The most often asked question of me is: “How do I build bigger, tighter, rounder etc… Glutes?”
I see so many magazine articles, online workouts and totally ridiculous infomercials showing how you should target the glutes. Most people know that most infomercials are nonsense but the magazine and online articles carry a lot more weight with women. The problem is that many of these ‘glute’ workouts/programs that I see is will build bigger quads and have little effect on your glutes. Understanding why this happens is the important so that you can avoid it… and target the glutes instead of the quads.
Everyone wants great glutes, but the location of them makes it very difficult to target them. Muscles like the biceps are very easy to target. You could do just one exercise like dumbbell bicep curls 3 x week and build nice biceps. You could even do them seated… it really wouldn’t matter. The glutes are a much different story. Because of their location/attachments, the glutes are hard to target without building the quads just as much. Good glute exercises such as lunges involve a lot of quads also. I see the magazine articles with these ‘glute’ workouts that, in actuality, will build bigger quads, than glutes.
What I’ve done is developed a system for training glutes that minimizes the quad involvement in these exercises. Don’t get me wrong, the quads still have to work… but the balance is shifted so that the glutes get more of the benefit. Pre-exhaustion is KEY when trying to target the glutes!
Pre-Exhaustion makes the glutes ‘temporarily’ weaker than the quads. When trained in this ‘weakend’ state, the glutes will have to work much harder during any exercise that involves them such a lunges or step-ps. The goal is to target the deeper muscle fibers of the glutes which normally are not worked hard, because the quads dominate the exercise. This may sound a bit confusing… but trust me, IT WORKS very well!
Women use pre-exhaustion for glutes and guys use it for pecs:
Very few people understand or use pre-exhaust techniques in training. It can be used for any body part. For example, with men, the chest is a body part that some have trouble building because their shoulders take a lot of the load (shoulder dominant). These guys often have big shoulders but small pecs. Pre-exhaustion can shift the ‘load’ of certain exercises, such as the bench press, and place it more-so on the chest.
Glutes and Genetics:
Just like any other body part, glute development depends a lot of genetics. The problem is that most women NEVER realize their true potential because they can’t ‘reach’ their glutes enough with traditional exercises. They just say something like: “I’ll never be able to build my glutes!” That’s nonsense! If you can build your biceps you can build your glutes.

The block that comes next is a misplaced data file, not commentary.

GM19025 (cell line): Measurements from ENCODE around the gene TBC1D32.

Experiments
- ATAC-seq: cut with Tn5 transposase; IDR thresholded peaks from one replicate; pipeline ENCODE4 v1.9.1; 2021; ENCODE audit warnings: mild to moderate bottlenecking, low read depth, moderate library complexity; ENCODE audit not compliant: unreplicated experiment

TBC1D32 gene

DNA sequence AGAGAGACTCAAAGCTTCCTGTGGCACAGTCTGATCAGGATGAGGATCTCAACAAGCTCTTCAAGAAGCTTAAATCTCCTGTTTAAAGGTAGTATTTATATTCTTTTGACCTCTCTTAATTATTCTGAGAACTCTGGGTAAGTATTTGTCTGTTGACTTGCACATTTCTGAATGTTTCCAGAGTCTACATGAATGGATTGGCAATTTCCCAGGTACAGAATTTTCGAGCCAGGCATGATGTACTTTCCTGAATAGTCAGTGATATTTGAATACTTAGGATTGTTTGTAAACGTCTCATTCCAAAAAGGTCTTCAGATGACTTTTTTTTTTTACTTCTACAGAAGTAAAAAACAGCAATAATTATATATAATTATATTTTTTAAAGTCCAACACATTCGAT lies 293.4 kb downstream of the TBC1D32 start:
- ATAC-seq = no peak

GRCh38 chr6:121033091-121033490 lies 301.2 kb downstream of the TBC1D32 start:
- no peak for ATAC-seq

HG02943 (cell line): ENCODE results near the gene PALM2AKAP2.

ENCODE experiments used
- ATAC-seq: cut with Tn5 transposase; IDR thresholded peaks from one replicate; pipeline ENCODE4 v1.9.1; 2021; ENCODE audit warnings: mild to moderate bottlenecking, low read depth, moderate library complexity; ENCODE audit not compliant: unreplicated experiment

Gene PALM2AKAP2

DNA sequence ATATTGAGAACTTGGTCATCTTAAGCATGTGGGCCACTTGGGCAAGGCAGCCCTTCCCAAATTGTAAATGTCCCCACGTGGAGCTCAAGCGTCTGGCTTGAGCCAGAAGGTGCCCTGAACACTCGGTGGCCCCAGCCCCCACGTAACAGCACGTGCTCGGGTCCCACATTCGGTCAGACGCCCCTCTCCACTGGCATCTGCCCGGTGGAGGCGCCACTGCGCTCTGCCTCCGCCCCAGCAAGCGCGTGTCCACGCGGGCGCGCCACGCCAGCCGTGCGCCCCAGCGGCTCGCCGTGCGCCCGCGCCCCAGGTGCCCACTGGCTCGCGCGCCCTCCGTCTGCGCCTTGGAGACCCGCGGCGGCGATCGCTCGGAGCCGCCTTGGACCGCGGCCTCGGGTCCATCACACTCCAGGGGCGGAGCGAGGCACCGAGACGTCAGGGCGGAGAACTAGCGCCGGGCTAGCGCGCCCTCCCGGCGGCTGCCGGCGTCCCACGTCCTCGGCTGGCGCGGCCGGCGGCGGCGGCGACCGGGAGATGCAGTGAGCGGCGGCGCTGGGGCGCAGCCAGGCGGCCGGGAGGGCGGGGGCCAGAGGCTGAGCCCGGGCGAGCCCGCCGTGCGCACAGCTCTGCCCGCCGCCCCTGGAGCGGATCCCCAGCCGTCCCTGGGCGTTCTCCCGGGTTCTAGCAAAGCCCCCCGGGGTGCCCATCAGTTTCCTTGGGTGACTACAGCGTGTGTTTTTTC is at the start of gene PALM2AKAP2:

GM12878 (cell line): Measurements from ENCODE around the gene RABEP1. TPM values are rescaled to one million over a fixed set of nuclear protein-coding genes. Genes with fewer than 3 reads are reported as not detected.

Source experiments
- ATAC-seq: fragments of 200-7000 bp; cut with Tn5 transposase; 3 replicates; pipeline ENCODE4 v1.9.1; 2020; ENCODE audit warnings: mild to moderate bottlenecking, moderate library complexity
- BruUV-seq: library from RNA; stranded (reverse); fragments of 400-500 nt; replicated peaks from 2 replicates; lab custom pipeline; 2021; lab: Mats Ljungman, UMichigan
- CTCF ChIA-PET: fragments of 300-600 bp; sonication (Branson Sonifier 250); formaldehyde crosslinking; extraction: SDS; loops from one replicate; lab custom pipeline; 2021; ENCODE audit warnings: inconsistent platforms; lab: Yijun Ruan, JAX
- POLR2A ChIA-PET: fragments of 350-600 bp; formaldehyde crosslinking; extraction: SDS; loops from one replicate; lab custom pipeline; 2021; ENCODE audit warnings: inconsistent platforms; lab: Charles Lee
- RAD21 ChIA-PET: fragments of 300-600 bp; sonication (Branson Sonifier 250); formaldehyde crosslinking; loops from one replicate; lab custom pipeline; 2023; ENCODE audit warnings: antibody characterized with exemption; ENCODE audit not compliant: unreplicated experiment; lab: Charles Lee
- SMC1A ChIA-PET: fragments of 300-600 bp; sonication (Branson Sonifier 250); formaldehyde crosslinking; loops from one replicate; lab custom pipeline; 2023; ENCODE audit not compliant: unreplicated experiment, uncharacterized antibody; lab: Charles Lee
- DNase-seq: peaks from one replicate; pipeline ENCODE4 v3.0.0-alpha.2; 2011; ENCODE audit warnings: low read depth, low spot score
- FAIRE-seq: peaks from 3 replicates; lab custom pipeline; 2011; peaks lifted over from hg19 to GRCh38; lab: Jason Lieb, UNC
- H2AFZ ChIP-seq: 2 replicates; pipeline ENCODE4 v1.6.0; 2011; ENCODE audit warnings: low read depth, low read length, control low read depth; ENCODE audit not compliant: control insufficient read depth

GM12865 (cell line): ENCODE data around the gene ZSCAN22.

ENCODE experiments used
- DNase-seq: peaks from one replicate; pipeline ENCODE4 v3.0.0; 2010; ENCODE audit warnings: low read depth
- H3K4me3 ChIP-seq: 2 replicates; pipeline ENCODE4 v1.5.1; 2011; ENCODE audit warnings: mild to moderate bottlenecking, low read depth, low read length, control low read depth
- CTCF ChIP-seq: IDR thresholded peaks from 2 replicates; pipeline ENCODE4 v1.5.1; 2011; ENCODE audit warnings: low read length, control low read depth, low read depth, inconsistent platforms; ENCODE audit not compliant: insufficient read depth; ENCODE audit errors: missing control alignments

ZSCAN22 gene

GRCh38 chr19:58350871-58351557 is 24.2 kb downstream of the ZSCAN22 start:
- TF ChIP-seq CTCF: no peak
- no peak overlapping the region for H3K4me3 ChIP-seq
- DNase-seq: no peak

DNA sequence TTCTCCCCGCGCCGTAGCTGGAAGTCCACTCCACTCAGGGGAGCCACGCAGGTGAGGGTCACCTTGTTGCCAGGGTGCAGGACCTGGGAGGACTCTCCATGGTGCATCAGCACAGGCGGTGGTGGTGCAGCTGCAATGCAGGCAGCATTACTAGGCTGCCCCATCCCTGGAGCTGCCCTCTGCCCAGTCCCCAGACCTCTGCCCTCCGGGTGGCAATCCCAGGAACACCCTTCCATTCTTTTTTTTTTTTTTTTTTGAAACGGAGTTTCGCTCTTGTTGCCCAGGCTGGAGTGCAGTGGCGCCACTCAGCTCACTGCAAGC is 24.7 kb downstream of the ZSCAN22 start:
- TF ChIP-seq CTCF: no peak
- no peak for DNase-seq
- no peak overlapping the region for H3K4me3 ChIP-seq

If you want to try this technique out, this is the only glute workout program that uses pre-exhaustion for building glutes: http://www.ultimatebikinibutt.com/
I have to admit that my competitors do some pretty difficult exercises – but I’m seeing more and more exercises on the internet that I consider too dangerous because the chance of injury is too high. This one exercise I’ve seen numerous times is the squat jump to a pullup. I must also admit this exercise looks cool and can give you a great workout… But one slip from the pulllup bar and it’s a possible torn bicep. I’ve seen it happen and there’s nothing like seeing a bicep snap and curl up, like a Fruit-Rollup, toward the shoulder after being torn.
As trainers we must look at every exercise and weigh the risks and benefits. for example, I see a lot of trainers getting caught up in this Crossfit movement and having their clients doing movements that they should NEVER be attempting… or having them lift maximum poundages when the clients only previous workout experience was jogging around the local park, aerobics classes, Zumba or the occasional spin class (that had them sore for a week!). Neither trainers or trainees should get caught up in trying to do the most difficult exercises they can… it’s not necessary to reach your goals.
When you see someone in one of my videos doing a difficult exercise, it’s because I now they can do it safely. Although there are others who can do the same movement, I know from watching them train that it may not be safe for them to do. They may even ask me “Why can’t I do that exercise?” and I explain to them the reasoning behind my decision… but i also explain how they can get great benefit from another exercise that may be similar but not as dangerous. Be careful!